"Croatia were fined a few thousand quid. What's that going to do? That is not going to stop people shouting racist or homophobic abuse...If things like this keep happening you have to take points off them. Then the punters will realise the team is going to be punished."
Ferdinand had an injury plagued 2009–10 season, a number of back and knee injuries kept him on the sidelines for months. He returned to action on 28 January 2010, but was banned for four games after being found guilty of violent conduct for elbowing Hull City's Craig Fagan.
Due to a knee injury he suffered in the summer of 2010, which ruled him out of the World Cup for England, he missed all of pre-season, the Community Shield and the first four games of the 2010–11 Premier League season. He returned to first-team football in the opening game of the Champions League group stage against Rangers on 14 September. He captained the side and played the full 90 minutes in a goalless draw.
Ferdinand started the season opening game in August 2011, the 2011 FA Community Shield, where United found themselves 2–0 down at half time to city rivals Manchester City. Ferdinand was taken off after 45 minutes along with defensive partner Nemanja Vidić and replaced by Jonny Evans and Phil Jones respectively. United went on to win the game 3–2 and Ferdinand claimed his fourth Community Shield medal of his career. Ferdinand started in the opening Premier League match of the season at West Bromwich Albion, a game United won 2–1, but he went off with a hamstring injury after 75 minutes. After the match Alex Ferguson confirmed that Ferdinand would be out for six weeks. Ferdinand however recovered much quicker than initially diagnosed and returned to take a place on the bench two weeks later at Old Trafford in United's 8–2 demolition of Arsenal, although he did not play a part in the game. Ferdinand made his return to competitive action in a 1–1 draw against Stoke City at the Britannia Stadium.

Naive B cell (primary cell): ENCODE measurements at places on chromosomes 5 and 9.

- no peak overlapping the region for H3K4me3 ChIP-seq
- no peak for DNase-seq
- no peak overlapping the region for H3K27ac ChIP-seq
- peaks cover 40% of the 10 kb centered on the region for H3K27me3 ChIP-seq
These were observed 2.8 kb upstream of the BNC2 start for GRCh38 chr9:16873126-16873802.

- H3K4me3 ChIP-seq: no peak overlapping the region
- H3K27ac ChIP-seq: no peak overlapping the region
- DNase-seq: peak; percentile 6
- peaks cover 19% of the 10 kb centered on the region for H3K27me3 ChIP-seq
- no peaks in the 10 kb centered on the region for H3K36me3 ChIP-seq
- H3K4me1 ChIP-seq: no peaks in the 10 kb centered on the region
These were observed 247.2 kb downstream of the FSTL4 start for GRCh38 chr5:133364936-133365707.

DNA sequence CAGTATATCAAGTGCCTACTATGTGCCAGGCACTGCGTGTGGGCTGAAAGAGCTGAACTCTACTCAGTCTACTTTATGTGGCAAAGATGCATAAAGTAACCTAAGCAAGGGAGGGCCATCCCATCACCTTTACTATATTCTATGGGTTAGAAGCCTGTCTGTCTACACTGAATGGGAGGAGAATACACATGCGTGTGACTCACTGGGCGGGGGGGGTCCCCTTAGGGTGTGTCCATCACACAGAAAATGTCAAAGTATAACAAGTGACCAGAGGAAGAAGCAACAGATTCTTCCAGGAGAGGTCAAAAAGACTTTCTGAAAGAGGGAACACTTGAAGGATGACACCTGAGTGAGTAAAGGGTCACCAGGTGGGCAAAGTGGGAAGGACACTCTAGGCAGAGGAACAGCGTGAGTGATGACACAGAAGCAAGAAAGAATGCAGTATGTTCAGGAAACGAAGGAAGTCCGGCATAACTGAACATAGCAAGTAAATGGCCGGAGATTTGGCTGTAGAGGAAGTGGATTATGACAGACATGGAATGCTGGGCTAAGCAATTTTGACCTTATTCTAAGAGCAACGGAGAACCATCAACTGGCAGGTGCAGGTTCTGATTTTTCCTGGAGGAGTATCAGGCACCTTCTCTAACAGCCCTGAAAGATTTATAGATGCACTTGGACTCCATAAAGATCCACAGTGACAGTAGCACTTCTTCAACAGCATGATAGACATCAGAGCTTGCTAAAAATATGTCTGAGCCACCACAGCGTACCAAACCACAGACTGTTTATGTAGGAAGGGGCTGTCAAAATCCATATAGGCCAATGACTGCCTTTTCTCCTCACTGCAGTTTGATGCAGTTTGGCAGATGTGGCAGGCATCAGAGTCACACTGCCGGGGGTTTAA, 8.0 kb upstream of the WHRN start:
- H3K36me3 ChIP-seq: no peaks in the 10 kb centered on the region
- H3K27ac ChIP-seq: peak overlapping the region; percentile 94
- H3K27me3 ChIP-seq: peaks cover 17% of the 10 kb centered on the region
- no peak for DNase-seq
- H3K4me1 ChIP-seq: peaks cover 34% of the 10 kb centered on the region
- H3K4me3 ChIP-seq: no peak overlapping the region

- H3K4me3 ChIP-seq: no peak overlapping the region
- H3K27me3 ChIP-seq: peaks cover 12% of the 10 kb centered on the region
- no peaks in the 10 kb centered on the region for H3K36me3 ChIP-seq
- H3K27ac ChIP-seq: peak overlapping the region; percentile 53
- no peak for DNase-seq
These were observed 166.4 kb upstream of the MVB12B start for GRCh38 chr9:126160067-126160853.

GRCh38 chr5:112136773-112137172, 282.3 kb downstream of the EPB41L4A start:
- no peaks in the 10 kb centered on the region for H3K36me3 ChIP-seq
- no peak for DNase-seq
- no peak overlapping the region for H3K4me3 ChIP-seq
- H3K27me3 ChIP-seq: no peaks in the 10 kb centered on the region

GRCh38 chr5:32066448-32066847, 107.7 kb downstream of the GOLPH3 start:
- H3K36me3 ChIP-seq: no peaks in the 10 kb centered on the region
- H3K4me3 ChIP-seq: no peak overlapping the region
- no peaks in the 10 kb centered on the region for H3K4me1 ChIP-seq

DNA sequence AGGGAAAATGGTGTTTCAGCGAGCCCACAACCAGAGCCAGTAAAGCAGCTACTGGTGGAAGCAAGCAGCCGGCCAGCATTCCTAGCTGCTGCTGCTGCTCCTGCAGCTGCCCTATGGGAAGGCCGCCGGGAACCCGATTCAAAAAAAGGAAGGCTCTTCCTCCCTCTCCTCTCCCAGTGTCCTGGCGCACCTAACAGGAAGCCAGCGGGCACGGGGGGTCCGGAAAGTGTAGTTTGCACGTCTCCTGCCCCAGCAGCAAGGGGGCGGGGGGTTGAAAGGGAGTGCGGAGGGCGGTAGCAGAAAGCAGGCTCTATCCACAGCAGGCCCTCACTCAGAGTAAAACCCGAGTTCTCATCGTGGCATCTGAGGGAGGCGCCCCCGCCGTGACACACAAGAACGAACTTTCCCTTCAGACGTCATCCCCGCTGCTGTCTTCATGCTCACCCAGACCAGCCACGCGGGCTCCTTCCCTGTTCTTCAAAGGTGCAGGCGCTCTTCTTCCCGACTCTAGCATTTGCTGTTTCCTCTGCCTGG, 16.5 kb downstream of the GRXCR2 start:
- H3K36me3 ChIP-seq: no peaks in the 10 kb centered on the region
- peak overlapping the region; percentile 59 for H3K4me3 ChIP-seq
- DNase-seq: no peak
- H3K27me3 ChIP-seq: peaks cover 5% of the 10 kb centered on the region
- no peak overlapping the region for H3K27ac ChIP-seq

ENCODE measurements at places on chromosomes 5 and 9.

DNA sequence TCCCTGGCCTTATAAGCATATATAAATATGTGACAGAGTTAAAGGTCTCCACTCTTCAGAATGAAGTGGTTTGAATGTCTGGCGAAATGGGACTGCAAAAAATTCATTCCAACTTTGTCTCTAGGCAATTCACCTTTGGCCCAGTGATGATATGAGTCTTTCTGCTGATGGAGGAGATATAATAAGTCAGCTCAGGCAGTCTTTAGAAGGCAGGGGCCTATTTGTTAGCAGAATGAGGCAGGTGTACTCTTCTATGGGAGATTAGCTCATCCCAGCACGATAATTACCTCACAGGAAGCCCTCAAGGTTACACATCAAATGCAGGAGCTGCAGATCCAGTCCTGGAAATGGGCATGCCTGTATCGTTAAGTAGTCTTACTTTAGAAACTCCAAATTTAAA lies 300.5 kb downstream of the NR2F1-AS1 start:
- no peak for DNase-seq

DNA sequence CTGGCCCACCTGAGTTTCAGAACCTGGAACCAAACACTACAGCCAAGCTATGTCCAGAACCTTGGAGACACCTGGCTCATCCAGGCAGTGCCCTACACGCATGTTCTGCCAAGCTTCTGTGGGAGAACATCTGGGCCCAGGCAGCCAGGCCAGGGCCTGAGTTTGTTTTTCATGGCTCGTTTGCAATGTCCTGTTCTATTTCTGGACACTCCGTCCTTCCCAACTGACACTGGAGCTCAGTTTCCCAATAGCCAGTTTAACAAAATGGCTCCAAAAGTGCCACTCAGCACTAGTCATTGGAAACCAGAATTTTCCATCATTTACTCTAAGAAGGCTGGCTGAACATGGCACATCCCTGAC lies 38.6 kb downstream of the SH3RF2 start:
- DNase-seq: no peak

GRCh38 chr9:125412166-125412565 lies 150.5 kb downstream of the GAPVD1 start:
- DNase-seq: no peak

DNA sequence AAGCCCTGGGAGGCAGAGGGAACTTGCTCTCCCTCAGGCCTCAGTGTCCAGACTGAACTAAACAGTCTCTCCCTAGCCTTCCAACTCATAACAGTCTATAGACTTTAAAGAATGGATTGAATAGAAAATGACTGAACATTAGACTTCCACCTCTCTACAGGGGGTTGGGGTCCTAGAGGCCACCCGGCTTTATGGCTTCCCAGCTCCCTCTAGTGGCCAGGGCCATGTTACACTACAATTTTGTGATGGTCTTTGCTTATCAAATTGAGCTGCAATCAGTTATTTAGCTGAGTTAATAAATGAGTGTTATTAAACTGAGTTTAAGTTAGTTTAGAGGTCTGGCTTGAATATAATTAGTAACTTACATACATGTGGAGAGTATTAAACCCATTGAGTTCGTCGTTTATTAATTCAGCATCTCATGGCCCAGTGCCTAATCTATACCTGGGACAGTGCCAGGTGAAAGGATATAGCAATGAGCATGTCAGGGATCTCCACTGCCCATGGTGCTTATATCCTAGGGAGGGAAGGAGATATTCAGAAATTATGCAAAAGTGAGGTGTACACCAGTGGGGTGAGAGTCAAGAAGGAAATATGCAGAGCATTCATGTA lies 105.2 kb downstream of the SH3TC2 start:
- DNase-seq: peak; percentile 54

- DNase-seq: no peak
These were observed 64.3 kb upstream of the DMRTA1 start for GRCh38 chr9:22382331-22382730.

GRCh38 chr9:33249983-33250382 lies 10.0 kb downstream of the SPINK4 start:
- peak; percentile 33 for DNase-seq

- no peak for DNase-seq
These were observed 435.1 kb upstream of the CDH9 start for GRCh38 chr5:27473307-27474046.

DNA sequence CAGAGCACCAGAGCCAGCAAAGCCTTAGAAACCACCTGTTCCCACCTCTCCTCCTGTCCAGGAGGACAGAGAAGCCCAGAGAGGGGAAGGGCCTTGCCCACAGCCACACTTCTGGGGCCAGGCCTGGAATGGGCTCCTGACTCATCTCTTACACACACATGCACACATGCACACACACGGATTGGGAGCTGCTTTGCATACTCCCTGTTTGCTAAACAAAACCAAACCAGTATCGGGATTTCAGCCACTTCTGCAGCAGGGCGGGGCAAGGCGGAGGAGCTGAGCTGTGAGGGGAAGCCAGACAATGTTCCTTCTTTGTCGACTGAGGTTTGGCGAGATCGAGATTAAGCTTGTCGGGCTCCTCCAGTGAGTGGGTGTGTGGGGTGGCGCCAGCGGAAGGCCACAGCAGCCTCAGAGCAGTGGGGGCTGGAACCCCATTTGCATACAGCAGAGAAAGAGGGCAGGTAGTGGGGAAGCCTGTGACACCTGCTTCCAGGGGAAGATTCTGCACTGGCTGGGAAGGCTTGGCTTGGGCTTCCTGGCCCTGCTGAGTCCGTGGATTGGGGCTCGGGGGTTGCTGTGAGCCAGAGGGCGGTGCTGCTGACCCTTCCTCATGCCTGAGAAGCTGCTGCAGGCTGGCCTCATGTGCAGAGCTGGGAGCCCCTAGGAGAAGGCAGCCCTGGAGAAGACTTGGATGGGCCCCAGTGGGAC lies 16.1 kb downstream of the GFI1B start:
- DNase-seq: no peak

On 5 March 2013, Ferdinand, unhappy with the referee Cüneyt Çakır's decision to send off Nani during a 2–1 Champions League defeat to Real Madrid at Old Trafford, clapped sarcastically in the referee's face after the game. He escaped any punishment from UEFA for the incident.
On 12 May 2013, Ferdinand scored the winner and final goal of the Sir Alex Ferguson era at Old Trafford in a 2–1 victory over Swansea City. After a corner was missed by everyone, the ball found its way to Ferdinand at the back post and he hit it on the volley to seal the win.
On 23 May 2013, it was announced that Ferdinand had secured a new one-year contract that would see him stay with the club until the end of the 2013–14 season. He was not offered an extension when that contract expired, and agreed to leave Manchester United on 12 May 2014. In a letter on his official website, he said "I am feeling fit and healthy, ready for a new challenge and looking forward to whatever the future holds for me."
Queens Park Rangers
Ferdinand was capped 81 times for England making him England's second most capped black player behind Ashley Cole with 100. Although Ferdinand has been named in the last four England World Cup squads (albeit without playing in 1998 and missing 2010 through injury), he has never been to a European Championship due to a ban for missing a drugs test and due to England's failure to qualify for UEFA Euro 2008.
Ferdinand has scored three goals for England, the first in the 2002 World Cup second round match against Denmark (although some sources credit this goal as a Thomas Sørensen own goal). The second was a near post strike that beat the Russian goalkeeper Vyacheslav Malafeev in England's Euro 2008 qualifier against Russia on 12 September 2007 at Wembley Stadium. The third on 11 October 2008 in a 2010 FIFA World Cup qualifying match at home to Kazakhstan. England won 5–1.
At the age of 19 years and 8 days, Ferdinand earned his first full England cap as a substitute in a friendly against Cameroon on 15 November 1997, making him the youngest defender to play for England at the time (a record broken in 2006 by Micah Richards). Ferdinand would have made an even earlier debut in September had he not been charged with drink-driving in the build up to England's 1998 World Cup qualifier against Moldova. Ferdinand was named in the squad for this game and was a likely starter; however, the public mourning for Princess Diana – whose chauffeur had been suspected of drink-driving – left Glenn Hoddle with little choice but to drop the talented teenager from the squad. After an impressive 1997–98 season he was selected for the 1998 World Cup squad as a back-up defender. However, he was not selected in Kevin Keegan's 22-man squad for the 2000 European Championships.